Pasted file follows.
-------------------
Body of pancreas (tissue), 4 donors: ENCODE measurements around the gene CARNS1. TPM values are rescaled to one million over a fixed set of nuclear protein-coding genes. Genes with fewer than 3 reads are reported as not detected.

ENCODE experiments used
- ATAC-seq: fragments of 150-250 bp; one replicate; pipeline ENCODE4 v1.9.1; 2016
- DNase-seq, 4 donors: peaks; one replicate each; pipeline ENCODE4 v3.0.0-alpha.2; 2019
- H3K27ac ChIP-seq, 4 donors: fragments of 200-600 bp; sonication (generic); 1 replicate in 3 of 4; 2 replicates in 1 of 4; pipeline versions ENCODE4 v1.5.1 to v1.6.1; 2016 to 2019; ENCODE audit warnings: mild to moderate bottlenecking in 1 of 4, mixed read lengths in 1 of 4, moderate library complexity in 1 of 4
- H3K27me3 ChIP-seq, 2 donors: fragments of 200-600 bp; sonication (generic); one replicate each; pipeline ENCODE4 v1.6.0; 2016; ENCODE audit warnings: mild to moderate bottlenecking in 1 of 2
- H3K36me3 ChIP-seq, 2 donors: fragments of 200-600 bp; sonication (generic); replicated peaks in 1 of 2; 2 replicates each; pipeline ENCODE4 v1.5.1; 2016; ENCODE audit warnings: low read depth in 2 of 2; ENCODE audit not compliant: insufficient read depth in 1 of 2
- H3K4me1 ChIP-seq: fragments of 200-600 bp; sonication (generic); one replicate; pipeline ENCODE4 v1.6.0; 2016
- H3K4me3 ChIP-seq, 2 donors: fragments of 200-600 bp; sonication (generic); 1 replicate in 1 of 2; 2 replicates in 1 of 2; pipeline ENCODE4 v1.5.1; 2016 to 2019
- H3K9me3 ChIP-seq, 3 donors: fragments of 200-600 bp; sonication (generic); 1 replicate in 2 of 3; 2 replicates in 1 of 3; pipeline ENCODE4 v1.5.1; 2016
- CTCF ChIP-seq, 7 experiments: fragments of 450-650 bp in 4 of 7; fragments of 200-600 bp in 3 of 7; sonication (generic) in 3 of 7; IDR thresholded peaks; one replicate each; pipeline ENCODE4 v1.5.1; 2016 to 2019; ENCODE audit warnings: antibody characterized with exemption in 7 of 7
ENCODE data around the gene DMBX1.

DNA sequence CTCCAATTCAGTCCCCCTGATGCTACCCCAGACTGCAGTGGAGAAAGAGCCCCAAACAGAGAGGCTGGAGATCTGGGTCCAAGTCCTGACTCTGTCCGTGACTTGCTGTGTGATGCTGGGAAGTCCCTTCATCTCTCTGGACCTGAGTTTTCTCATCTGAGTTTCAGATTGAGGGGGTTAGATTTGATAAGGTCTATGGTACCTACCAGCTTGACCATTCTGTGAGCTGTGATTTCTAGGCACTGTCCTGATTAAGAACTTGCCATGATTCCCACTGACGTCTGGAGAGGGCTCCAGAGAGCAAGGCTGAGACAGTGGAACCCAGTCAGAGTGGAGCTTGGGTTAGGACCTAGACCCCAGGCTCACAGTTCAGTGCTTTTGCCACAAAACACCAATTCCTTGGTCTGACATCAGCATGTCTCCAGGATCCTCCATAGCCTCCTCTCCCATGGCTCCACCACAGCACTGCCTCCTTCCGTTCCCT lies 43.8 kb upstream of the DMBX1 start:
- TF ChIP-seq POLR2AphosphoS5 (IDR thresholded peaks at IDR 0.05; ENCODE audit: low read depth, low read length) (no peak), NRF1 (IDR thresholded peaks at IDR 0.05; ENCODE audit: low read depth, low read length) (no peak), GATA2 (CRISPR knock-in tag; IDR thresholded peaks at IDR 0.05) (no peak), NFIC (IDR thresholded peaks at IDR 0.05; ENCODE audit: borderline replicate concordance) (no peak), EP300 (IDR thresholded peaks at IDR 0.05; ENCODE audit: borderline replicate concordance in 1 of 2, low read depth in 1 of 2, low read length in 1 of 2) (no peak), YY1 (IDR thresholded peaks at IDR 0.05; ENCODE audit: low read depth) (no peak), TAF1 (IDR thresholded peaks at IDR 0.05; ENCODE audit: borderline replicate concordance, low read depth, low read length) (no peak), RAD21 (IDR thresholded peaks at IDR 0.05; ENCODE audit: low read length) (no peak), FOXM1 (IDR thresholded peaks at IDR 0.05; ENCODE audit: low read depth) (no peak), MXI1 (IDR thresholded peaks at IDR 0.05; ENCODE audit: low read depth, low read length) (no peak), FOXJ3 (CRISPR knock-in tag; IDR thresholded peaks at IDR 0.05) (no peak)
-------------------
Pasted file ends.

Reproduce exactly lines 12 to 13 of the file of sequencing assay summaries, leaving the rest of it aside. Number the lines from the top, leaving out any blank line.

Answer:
ENCODE data around the gene DMBX1.

DNA sequence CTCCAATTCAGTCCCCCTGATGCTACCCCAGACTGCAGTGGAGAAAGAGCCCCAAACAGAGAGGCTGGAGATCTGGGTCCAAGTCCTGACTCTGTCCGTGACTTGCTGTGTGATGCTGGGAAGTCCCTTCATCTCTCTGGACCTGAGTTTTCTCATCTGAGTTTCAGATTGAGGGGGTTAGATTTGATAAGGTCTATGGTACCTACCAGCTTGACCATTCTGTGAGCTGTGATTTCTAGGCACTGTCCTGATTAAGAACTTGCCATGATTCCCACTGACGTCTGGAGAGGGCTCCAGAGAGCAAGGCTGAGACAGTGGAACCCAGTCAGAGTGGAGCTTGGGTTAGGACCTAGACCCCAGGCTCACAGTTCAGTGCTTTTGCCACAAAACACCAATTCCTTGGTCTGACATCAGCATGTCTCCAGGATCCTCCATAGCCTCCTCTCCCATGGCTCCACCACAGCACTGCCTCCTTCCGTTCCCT lies 43.8 kb upstream of the DMBX1 start: